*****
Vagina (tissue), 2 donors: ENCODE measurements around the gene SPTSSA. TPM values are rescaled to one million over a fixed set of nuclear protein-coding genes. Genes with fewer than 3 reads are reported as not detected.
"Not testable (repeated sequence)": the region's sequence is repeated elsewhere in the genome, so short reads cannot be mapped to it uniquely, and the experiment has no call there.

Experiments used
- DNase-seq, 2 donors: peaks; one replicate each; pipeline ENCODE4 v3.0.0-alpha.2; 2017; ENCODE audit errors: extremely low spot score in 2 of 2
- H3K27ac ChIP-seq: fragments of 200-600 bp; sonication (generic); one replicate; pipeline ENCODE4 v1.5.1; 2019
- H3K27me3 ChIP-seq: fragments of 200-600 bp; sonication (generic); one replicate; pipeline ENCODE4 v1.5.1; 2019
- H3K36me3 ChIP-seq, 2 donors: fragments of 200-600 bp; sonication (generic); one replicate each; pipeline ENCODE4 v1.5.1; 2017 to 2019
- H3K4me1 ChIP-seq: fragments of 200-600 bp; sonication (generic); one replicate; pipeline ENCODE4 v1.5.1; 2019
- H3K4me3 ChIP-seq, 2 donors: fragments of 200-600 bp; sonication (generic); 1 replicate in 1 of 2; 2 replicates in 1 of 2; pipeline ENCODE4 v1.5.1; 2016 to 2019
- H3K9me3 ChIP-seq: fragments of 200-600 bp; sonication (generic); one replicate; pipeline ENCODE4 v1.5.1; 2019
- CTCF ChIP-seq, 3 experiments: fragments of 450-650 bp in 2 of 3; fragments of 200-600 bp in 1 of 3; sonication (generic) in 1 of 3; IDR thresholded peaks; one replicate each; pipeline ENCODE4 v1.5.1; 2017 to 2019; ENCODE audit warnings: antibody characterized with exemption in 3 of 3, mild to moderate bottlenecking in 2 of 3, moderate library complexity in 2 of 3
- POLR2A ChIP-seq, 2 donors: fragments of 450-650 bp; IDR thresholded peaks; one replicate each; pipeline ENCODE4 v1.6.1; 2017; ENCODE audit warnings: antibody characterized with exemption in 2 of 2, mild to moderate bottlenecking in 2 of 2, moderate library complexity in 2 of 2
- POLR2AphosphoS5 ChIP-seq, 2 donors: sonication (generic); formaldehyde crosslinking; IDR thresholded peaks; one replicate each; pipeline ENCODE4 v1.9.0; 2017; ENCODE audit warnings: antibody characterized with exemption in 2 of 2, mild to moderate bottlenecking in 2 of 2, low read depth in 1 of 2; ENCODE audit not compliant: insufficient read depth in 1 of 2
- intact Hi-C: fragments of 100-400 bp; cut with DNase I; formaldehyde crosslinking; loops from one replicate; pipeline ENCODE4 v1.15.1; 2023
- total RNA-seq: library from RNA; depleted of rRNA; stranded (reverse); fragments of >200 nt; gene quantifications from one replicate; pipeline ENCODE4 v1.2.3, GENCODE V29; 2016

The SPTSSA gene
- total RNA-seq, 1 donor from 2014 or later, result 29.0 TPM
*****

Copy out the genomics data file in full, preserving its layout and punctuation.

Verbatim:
Vagina (tissue), 2 donors: ENCODE measurements around the gene SPTSSA. TPM values are rescaled to one million over a fixed set of nuclear protein-coding genes. Genes with fewer than 3 reads are reported as not detected.
"Not testable (repeated sequence)": the region's sequence is repeated elsewhere in the genome, so short reads cannot be mapped to it uniquely, and the experiment has no call there.

Experiments used
- DNase-seq, 2 donors: peaks; one replicate each; pipeline ENCODE4 v3.0.0-alpha.2; 2017; ENCODE audit errors: extremely low spot score in 2 of 2
- H3K27ac ChIP-seq: fragments of 200-600 bp; sonication (generic); one replicate; pipeline ENCODE4 v1.5.1; 2019
- H3K27me3 ChIP-seq: fragments of 200-600 bp; sonication (generic); one replicate; pipeline ENCODE4 v1.5.1; 2019
- H3K36me3 ChIP-seq, 2 donors: fragments of 200-600 bp; sonication (generic); one replicate each; pipeline ENCODE4 v1.5.1; 2017 to 2019
- H3K4me1 ChIP-seq: fragments of 200-600 bp; sonication (generic); one replicate; pipeline ENCODE4 v1.5.1; 2019
- H3K4me3 ChIP-seq, 2 donors: fragments of 200-600 bp; sonication (generic); 1 replicate in 1 of 2; 2 replicates in 1 of 2; pipeline ENCODE4 v1.5.1; 2016 to 2019
- H3K9me3 ChIP-seq: fragments of 200-600 bp; sonication (generic); one replicate; pipeline ENCODE4 v1.5.1; 2019
- CTCF ChIP-seq, 3 experiments: fragments of 450-650 bp in 2 of 3; fragments of 200-600 bp in 1 of 3; sonication (generic) in 1 of 3; IDR thresholded peaks; one replicate each; pipeline ENCODE4 v1.5.1; 2017 to 2019; ENCODE audit warnings: antibody characterized with exemption in 3 of 3, mild to moderate bottlenecking in 2 of 3, moderate library complexity in 2 of 3
- POLR2A ChIP-seq, 2 donors: fragments of 450-650 bp; IDR thresholded peaks; one replicate each; pipeline ENCODE4 v1.6.1; 2017; ENCODE audit warnings: antibody characterized with exemption in 2 of 2, mild to moderate bottlenecking in 2 of 2, moderate library complexity in 2 of 2
- POLR2AphosphoS5 ChIP-seq, 2 donors: sonication (generic); formaldehyde crosslinking; IDR thresholded peaks; one replicate each; pipeline ENCODE4 v1.9.0; 2017; ENCODE audit warnings: antibody characterized with exemption in 2 of 2, mild to moderate bottlenecking in 2 of 2, low read depth in 1 of 2; ENCODE audit not compliant: insufficient read depth in 1 of 2
- intact Hi-C: fragments of 100-400 bp; cut with DNase I; formaldehyde crosslinking; loops from one replicate; pipeline ENCODE4 v1.15.1; 2023
- total RNA-seq: library from RNA; depleted of rRNA; stranded (reverse); fragments of >200 nt; gene quantifications from one replicate; pipeline ENCODE4 v1.2.3, GENCODE V29; 2016

The SPTSSA gene
- total RNA-seq, 1 donor from 2014 or later, result 29.0 TPM